Monday, October 20, 2008

Building Organizationally to Win Elections

The woman who will play a major part in America's Future

'We must either organize effectively or we will fade away into irrelevancy and our country will become unrecognizable."

Dear Friends: As a "coalition of the willing," we will never win anything merely by having good intentions. We need to be big and focused. We will also need people -- our allies -- working full-time to attract members and the money needed to operate effectively.

We're facing groups like that are very, very good at one thing: raising money to spend on political causes. If they have money and we -- their opponents -- don't, then guess who wins? So, what we're going to face over the next year is the need "to raise money in order to raise money."

I'm hoping that in the next 12-18 months we -- our coalition -- can raise a million dollars, most of it used for organization/training/motivation of activists in all 435 congressional districts. My hope is that we could end up with at least 15 activists in every congressional district -- and perhaps 150-200 in some districts.

My hope is that over the next year we can attract 10,000 people who will contribute to groups promoting a "country first" agenda. Perhaps the goal might be to seek an average contribution of $100.

What would people get for their $100 (not exactly a huge sum)? They would get, first, an opportunity to start winning as early as 2010 -- and close to a certainty of winning in 2012. If we don't move forward aggressively, then we will win neither in 2010 or 2012. That's the selling point.

A pressing need right now is for venues (web sites) where we can start signing up people to participate -- and contribute -- for Victory 2010 and Victory 2012. We need to start identifying areas where we're strong (among military personnel and seniors, for example) and then using strength to get stronger. If we're getting 70% of the active military vote, we need to get those supporters to find other backers (e.g., active duty and veterans reaching out to friends and family members).

We need to keep teaching/training people how to build their circles of influence. Small groups absolutely must become bigger groups. Where groups don't have "auxiliaries," they need to create them. In the beginning phases, we need to raise money in any way we can -- through face-to-face with potential (big) donors, through direct appeals to Internet and other contacts, and through advertising. There's nothing wrong with telling members and other participants that are doing everything possible to raise money -- and that we want them to help us do so.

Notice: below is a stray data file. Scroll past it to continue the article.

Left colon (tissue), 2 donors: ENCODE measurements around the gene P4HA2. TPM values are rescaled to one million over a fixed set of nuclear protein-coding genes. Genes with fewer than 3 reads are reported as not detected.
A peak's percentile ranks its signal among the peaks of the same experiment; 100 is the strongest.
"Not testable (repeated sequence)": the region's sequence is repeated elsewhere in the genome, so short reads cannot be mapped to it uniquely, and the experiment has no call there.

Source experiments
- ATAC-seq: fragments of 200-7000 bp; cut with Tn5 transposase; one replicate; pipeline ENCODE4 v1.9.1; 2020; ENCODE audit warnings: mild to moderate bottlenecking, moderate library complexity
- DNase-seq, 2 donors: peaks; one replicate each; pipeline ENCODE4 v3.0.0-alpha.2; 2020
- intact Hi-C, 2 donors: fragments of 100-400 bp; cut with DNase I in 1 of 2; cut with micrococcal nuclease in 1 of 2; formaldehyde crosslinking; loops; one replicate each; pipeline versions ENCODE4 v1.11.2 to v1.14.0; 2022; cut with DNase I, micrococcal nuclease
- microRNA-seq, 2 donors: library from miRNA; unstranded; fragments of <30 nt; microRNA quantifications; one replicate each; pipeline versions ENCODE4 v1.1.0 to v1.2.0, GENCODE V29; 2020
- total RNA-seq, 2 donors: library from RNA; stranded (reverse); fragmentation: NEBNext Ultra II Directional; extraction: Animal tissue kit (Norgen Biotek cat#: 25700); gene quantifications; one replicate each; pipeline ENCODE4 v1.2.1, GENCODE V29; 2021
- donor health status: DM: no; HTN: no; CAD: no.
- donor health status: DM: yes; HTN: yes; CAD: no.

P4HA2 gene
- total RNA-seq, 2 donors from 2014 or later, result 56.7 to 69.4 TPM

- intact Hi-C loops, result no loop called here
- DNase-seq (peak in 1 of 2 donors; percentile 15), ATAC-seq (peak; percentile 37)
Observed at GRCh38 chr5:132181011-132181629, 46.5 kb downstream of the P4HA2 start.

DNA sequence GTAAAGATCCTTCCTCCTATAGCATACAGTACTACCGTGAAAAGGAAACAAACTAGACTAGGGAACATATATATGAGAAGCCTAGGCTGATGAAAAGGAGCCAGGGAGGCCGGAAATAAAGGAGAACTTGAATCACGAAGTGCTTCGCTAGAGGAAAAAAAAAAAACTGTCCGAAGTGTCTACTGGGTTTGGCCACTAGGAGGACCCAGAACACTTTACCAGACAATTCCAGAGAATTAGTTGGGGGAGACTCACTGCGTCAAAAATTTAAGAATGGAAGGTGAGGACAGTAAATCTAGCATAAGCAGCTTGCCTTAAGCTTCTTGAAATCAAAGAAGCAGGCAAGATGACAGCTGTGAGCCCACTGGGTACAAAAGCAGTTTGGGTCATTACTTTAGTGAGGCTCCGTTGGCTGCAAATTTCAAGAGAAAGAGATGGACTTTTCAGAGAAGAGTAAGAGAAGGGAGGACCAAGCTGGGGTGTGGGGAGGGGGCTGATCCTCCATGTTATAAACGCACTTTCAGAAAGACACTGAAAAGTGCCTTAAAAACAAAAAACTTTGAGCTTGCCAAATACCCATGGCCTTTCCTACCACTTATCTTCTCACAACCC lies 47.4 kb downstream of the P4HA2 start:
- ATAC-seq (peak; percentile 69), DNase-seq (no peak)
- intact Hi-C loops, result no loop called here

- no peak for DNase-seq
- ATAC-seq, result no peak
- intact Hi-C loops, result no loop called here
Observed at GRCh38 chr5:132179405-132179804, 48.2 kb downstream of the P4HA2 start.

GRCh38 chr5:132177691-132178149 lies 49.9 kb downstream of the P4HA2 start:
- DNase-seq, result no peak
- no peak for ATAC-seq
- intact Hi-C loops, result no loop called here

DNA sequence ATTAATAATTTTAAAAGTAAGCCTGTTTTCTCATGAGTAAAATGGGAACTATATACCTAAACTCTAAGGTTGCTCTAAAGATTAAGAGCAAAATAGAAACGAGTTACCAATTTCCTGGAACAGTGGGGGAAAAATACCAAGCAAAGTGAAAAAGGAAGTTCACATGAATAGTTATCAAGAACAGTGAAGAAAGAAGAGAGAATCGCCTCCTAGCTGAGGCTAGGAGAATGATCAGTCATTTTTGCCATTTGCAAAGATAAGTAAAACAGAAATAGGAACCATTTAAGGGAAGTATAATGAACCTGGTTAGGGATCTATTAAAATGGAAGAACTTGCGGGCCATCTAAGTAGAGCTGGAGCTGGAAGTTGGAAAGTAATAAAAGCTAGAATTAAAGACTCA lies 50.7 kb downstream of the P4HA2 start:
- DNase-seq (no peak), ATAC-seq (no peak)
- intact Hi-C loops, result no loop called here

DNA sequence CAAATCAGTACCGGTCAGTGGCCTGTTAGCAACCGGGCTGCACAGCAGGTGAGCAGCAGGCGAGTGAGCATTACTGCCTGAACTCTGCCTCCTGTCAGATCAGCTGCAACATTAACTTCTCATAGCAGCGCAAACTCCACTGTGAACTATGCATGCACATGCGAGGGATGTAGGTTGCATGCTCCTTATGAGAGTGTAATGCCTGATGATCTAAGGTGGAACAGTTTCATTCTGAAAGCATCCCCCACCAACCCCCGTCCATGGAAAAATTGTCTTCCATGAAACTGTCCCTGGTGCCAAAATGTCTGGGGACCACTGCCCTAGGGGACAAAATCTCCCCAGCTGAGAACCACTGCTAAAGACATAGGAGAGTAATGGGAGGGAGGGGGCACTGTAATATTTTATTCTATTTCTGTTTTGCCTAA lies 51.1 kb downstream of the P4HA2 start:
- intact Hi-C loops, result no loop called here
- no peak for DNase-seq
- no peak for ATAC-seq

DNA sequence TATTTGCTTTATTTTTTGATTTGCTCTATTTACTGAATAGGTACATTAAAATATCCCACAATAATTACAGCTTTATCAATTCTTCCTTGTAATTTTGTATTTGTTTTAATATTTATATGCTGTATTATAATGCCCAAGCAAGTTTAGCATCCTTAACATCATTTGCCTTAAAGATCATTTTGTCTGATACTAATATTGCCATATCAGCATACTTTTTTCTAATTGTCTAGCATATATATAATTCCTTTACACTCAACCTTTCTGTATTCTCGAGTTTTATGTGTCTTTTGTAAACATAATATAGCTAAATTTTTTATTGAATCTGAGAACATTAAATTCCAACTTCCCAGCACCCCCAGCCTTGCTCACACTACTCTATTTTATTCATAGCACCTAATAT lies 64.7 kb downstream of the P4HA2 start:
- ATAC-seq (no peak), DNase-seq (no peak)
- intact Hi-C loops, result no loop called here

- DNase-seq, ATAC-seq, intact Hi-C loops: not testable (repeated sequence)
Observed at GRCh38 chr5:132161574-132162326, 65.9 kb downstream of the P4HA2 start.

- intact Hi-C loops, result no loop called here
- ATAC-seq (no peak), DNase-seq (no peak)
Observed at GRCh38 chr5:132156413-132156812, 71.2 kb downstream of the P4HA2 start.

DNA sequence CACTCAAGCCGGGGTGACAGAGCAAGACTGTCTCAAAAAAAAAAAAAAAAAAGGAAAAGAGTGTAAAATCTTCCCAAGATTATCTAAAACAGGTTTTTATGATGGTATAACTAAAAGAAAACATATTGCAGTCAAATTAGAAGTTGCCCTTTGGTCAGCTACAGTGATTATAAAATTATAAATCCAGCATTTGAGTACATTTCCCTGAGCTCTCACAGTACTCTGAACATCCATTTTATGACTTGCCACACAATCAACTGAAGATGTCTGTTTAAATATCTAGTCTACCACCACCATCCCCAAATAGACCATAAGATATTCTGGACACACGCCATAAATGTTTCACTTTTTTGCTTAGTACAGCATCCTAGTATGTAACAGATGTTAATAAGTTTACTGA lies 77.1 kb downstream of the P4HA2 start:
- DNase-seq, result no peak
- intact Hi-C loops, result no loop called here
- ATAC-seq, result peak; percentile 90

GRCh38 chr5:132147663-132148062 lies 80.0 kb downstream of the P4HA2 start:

We will be doing so to help our side win -- period. People who are active full-time in building a winning coalition should get paid modest sums -- that is, enough to survive. I know people, such as Frank of "Democrats for McCain," who have quit their jobs in order to campaign full-time for McCain-Palin. Such individuals need more than just our admiration, as they can't survive on good works alone.

We need to begin building memberships in our organization -- I wish we'd call it something like "Country First" -- as rapidly as possible. After the election, we don't want people to do the usual: head off in ten million directions. Some organizations will have to change their names (e.g., "Clintons4McCain") and focus, but they should not just go-out-of-business.

There will be millions of individuals, such as moderate Democrats, who will be searching for a "political home." We need to convince them that we are that home.I'm sending this to various people who recognize the need to organize more effectively in their states -- and, especially, in their congressional districts. I'm not keeping these goals secret, because there's really no need to.

Some of the people who receive this will want to participate and some won't. I hope people will send their own views on how best to proceed. Our coalition needs input from many people.Overall, we cannot "define" ourselves in such a way that we establish the world's most cohesive (permanent) political minority.

Again, we don't need agreement on 100% of the issues. Instead, we will be a relatively diverse group held together by a belief that country -- America -- must come first.

I've been asking people to join ALL organizations that are committed to "country first." They include: ; ; ; and, .

We aren't at a point where we can quibble over tactics or minor differences in political philosophy. We've got to get away from the view that we can somehow win politically by associating only with people exactly like us.

Overall, we should identify all demographics where we are strong -- and then build outwards.

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